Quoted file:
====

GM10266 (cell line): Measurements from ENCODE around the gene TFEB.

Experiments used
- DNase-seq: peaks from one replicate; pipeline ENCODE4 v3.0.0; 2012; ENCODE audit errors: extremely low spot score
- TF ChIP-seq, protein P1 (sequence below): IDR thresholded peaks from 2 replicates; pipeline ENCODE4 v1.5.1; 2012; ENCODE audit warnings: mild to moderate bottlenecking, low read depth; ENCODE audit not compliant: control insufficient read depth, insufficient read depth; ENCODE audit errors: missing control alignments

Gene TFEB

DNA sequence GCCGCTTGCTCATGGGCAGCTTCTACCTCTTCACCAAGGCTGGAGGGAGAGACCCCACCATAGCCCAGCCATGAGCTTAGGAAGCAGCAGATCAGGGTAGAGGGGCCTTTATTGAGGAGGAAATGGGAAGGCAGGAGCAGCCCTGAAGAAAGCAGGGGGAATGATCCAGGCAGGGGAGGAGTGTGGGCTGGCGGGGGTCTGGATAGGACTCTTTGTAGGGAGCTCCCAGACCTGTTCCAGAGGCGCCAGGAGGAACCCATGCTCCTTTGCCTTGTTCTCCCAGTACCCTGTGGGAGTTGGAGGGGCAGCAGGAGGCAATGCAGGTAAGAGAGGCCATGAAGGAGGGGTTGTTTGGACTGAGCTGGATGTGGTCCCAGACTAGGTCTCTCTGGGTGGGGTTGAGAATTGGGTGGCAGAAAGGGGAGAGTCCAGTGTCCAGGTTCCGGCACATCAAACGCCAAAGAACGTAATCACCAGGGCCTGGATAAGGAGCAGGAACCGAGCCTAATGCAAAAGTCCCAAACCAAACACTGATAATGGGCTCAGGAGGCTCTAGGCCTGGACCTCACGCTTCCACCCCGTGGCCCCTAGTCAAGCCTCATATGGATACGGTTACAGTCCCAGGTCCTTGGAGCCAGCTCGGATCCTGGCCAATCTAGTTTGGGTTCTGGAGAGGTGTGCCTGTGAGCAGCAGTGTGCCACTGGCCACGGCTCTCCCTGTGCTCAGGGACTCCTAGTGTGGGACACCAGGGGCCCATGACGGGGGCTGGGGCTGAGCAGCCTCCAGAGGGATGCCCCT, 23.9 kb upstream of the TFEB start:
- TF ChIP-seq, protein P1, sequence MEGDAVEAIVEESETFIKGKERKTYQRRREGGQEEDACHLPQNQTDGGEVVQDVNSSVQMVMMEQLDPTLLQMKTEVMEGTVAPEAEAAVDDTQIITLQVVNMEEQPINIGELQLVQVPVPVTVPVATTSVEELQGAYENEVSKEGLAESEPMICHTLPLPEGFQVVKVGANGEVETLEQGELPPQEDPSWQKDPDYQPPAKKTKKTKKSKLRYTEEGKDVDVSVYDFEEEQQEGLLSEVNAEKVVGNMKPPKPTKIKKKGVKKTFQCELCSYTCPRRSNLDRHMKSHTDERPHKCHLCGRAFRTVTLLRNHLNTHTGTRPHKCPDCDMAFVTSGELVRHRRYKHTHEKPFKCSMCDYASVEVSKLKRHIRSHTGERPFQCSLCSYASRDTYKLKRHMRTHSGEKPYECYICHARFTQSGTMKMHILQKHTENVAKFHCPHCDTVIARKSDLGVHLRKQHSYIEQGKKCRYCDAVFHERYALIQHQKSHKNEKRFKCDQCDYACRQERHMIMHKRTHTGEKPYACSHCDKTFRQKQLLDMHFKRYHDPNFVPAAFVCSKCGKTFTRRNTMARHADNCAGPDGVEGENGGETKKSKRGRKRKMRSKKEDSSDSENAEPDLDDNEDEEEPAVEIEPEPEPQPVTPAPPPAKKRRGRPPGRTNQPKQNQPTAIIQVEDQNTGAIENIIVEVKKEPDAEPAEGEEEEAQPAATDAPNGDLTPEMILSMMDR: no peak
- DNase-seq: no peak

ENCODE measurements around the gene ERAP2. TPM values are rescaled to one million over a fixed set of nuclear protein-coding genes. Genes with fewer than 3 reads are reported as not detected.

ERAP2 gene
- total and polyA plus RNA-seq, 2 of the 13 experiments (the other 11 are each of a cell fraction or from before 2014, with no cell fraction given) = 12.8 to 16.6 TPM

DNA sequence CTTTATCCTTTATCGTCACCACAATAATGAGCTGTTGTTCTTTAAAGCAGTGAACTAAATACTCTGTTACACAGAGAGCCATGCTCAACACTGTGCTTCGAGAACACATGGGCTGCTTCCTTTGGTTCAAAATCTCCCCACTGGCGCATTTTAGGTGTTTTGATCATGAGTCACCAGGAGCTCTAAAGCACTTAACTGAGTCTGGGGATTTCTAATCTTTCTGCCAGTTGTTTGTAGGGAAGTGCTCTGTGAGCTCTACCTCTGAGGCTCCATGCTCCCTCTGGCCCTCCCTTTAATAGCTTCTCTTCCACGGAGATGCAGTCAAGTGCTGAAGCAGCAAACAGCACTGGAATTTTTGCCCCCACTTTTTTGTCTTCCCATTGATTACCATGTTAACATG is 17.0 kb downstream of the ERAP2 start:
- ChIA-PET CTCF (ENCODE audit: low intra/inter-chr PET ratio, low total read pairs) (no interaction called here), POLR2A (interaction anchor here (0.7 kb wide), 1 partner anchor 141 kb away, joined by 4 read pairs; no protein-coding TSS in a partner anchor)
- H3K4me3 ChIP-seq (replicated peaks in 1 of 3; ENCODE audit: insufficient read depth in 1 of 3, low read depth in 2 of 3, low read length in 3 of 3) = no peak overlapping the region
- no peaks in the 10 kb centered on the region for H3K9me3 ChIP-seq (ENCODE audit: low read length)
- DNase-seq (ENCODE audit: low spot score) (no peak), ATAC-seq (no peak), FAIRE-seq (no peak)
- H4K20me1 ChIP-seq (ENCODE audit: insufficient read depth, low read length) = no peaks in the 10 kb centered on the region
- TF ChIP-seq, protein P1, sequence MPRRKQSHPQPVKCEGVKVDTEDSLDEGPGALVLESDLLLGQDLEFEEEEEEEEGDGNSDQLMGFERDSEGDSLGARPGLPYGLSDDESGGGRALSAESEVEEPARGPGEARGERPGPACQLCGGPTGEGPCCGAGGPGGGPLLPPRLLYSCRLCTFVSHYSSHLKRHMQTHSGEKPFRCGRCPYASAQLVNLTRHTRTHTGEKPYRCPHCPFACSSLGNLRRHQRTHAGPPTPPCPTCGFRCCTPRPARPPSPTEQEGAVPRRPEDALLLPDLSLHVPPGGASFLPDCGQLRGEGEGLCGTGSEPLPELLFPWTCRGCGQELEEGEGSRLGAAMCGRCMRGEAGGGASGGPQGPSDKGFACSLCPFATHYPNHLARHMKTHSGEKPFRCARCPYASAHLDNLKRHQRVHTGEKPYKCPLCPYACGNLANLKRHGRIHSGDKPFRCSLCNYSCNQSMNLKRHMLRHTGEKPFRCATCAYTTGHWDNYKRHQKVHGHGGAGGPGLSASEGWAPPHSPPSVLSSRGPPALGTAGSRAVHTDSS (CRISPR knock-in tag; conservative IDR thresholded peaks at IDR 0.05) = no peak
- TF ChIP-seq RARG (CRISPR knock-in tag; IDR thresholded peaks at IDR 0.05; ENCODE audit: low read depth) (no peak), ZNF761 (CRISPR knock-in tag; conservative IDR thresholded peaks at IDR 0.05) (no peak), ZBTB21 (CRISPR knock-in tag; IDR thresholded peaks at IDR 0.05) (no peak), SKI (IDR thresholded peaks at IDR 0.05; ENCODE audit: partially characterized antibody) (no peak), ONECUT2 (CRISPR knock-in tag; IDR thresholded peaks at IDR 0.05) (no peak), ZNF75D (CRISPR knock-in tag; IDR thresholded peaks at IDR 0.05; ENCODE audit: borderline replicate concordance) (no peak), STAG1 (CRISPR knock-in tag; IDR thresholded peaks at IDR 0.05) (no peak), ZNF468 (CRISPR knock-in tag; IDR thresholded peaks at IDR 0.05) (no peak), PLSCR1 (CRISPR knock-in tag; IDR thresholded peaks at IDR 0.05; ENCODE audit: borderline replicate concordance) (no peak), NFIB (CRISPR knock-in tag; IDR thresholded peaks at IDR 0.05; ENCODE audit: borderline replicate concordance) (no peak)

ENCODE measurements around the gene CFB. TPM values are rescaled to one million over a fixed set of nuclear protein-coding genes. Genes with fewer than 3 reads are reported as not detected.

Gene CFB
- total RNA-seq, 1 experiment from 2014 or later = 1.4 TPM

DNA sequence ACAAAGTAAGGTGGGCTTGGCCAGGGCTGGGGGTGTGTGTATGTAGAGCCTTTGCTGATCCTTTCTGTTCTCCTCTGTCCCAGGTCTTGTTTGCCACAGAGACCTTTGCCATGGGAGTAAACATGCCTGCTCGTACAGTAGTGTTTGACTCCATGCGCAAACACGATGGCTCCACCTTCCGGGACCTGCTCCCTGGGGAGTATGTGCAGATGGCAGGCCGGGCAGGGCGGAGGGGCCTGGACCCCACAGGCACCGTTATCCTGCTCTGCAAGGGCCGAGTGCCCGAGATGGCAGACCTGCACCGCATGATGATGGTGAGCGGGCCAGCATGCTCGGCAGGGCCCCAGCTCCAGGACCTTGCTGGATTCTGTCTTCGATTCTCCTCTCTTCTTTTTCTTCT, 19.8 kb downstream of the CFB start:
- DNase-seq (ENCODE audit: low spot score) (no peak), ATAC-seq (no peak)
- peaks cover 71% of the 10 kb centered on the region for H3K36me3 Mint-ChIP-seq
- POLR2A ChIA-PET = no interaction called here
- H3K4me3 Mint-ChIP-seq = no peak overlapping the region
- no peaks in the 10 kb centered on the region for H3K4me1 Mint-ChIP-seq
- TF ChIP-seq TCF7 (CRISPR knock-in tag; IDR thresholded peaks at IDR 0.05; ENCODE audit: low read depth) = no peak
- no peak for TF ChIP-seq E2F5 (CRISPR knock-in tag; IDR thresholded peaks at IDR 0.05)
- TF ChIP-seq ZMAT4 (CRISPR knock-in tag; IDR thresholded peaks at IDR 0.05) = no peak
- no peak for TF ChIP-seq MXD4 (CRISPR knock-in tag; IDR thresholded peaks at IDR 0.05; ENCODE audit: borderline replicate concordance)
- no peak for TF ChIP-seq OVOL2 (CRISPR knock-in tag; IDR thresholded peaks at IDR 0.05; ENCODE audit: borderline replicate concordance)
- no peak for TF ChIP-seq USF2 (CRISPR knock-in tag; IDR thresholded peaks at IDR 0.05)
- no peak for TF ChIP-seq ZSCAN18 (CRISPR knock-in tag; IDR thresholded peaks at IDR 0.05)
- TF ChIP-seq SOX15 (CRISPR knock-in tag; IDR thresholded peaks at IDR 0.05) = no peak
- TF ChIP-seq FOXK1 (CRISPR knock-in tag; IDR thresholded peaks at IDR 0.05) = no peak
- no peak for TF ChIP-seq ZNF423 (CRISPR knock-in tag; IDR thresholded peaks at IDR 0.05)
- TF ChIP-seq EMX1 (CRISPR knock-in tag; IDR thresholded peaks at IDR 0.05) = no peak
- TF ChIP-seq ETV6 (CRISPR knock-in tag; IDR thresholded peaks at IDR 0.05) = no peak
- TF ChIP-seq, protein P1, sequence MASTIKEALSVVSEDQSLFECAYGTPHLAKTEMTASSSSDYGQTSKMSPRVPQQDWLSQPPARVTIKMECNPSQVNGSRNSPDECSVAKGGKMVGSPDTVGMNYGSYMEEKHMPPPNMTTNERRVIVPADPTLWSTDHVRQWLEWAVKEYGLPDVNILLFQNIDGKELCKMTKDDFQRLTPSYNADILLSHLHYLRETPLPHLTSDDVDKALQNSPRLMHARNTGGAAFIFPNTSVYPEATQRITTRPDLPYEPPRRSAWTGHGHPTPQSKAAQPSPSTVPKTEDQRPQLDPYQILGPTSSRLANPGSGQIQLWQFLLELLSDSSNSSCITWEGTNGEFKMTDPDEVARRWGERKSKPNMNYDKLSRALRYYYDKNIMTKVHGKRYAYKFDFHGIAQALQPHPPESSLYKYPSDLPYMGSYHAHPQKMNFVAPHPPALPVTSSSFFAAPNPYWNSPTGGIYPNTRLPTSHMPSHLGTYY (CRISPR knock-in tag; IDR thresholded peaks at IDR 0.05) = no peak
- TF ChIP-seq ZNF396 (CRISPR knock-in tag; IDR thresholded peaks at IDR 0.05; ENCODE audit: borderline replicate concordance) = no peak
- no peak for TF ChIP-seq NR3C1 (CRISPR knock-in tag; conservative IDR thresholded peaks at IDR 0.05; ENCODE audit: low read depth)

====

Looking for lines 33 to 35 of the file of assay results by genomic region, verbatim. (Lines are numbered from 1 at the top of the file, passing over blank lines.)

- no peak for TF ChIP-seq OVOL2 (CRISPR knock-in tag; IDR thresholded peaks at IDR 0.05; ENCODE audit: borderline replicate concordance)
- no peak for TF ChIP-seq USF2 (CRISPR knock-in tag; IDR thresholded peaks at IDR 0.05)
- no peak for TF ChIP-seq ZSCAN18 (CRISPR knock-in tag; IDR thresholded peaks at IDR 0.05)